Legions of fans across the globe will soon be celebrating the start of the most eagerly anticipated event in UK and world football: The Premier League.  Yet how many of those looking forward to ten months of drama, shock exits and speculation would be aware of the ugly secret at the heart of their beautiful game?  No, this is not a reference to the recent Fifa corruption scandal and its unveiling of a giant "secret" that surprised no one.  For all the Premier League opens up British culture to world viewers as far away as China, it still remains closed off to a large group of domestic spectators; disabled people.

In most Premier League stadiums across the country, accessibility standards are desperately inadequate.  Manchester United’s stadium, for instance, has less than half the wheelchair spaces necessary to meet accessibility standards.  Old Trafford also came under particular criticism in May when its staff confiscated walking sticks from disabled Arsenal fans, claiming they could be used as “weapons.”  At Liverpool’s Anfield, disabled fans are made to sit with the away fans.   It is impossible to purchase a disabled fan’s ticket online at 18 of the 20 Premier League clubs, yet all Premier League clubs offer online sales to non-disabled fans.

This is a failing that has long been recognised.   In the late 1990s, the clubs themselves signed up to a voluntary agreement that they would address this inequality in provision.  Unfortunately, progress since the sign-up has been slow.  Only three clubs – Swansea, Cardiff and Southampton -  had achieved their targets last season.  And, unfortunately, it is often the very richest clubs who have the worst provision.  As Lord Holmes, Disability Commissioner at the Equality and Human Rights Commission, has highlighted, if the clubs were ranked according to their provision in this regard, Chelsea would be 12th, Liverpool 15th and Man United 16th.

Asked to justify the seeming abandonment of their own targets, the League and its representatives have dodged and dived in a manner that would make Luis Suarez proud.  Champion of the League of Lame Excuses is the argument that it would be 'too expensive' for the clubs to install new facilities.   True, it would cost £8 million to bring each stadium up to a minimum accessibility standard.  But when you consider that the League receives nearly £5.15 billion in broadcast rights, and much more in sponsorship, the figure pales into insignificance.  And the clubs are hardly averse to big spending when it suits them.  Last month, there were reports in the papers of one club being about to purchase a player from another for £32.5 million, four times more than making those improvements to the minimum standards.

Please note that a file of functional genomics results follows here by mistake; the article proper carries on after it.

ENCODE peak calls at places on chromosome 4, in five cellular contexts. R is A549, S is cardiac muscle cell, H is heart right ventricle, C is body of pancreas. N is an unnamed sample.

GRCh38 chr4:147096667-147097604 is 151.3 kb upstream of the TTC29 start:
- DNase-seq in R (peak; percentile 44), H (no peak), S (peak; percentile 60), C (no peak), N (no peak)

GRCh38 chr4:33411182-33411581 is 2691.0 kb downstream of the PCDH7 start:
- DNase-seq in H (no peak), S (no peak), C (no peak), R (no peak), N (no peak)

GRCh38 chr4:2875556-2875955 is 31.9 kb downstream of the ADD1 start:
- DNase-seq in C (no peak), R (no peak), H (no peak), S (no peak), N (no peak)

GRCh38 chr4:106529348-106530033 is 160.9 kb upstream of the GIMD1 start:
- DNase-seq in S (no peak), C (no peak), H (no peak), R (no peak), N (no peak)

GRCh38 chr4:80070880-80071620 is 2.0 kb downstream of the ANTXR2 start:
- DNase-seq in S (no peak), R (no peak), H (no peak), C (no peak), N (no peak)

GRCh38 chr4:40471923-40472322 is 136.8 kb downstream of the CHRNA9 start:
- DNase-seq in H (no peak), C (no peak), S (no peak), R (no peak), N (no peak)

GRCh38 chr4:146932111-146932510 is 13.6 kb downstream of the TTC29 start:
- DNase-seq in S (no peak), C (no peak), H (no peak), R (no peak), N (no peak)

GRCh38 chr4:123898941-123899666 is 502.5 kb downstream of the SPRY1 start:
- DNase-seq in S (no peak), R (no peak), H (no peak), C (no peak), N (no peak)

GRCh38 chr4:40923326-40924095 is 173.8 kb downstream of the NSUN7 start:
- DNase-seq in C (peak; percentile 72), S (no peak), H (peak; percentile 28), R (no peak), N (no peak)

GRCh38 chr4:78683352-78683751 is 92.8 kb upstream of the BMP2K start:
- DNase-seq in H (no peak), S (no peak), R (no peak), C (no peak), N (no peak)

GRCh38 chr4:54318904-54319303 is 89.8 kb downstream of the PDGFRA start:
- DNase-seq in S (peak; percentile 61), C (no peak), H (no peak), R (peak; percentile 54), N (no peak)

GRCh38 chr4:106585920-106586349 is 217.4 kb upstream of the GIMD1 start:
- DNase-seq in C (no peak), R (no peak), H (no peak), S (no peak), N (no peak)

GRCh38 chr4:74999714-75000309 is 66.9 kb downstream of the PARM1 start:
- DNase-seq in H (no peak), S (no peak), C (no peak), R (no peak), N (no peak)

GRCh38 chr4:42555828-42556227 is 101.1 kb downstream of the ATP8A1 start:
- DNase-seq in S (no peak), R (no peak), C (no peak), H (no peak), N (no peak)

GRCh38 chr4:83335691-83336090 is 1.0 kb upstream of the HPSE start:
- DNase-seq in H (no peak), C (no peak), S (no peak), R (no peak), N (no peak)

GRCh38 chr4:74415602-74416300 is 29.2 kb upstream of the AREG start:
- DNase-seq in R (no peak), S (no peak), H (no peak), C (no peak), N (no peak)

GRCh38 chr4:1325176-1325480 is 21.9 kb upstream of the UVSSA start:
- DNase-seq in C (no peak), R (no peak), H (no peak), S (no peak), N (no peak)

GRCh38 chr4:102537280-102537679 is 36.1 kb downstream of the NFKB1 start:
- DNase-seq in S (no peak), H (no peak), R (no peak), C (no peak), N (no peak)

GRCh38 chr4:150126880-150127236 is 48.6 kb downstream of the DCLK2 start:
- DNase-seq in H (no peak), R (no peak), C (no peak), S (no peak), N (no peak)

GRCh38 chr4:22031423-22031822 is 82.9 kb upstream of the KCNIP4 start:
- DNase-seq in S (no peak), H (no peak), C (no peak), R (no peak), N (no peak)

Another argument often used is that a stadium is "too old" to be adapted.  There might be some sympathy for this view had not even the oldest grounds found many ways to revamp their VIP facilities throughout the years.  It is also notable that when TV companies insist on physical adjustments, these requests are acquiesced with.

Perhaps the strangest justification to be issued thus far has come from Richard Scudmore, head of the FA.  Nestled within a long list of the usual suspects was the argument that asking fans who have held season tickets "forever" to relocate was a proposal of too much "emotiveness" for the clubs to contemplate.  Yet the failure to provide equal services to disabled supporters is, apparently, not something that could cause anyone any upset.

Last month, all the dithering and ducking prompted the Lords to begin an attempt to get tough on the League.  The Accessible Sports Grounds Bill would give local authorities the power to refuse a safety certificate to any stadium that did not meet the Sports Grounds Safety Authority’s Accessible Stadia guidelines.  As Lord Faulkner, the mover of the Bill, explained, a “voluntary approach has not worked and compulsion is necessary.”

It’s a shame that new legislation is necessary to ensure that Premier League Clubs do not discriminate against their disabled fans.  Being able to take part in “ordinary” leisure activities such as attending a football match contributes to a disabled person’s sense of freedom, independence and equality with their non-disabled peers.  See, for instance, the testimony of Joyce Cook, Chair of Level Playing Field, who states that attending a football match was “a landmark in rebuilding my confidence after two years during which I had barely left my house, having become wheelchair-bound.”  And there are real people behind each failure to provide equal provision.  See the blog of Glen Shorey, a disabled fan who has documented his difficulties when attending matches.   Richard Scudmore might not find these stories “emotive”, but one would hope he is in the minority.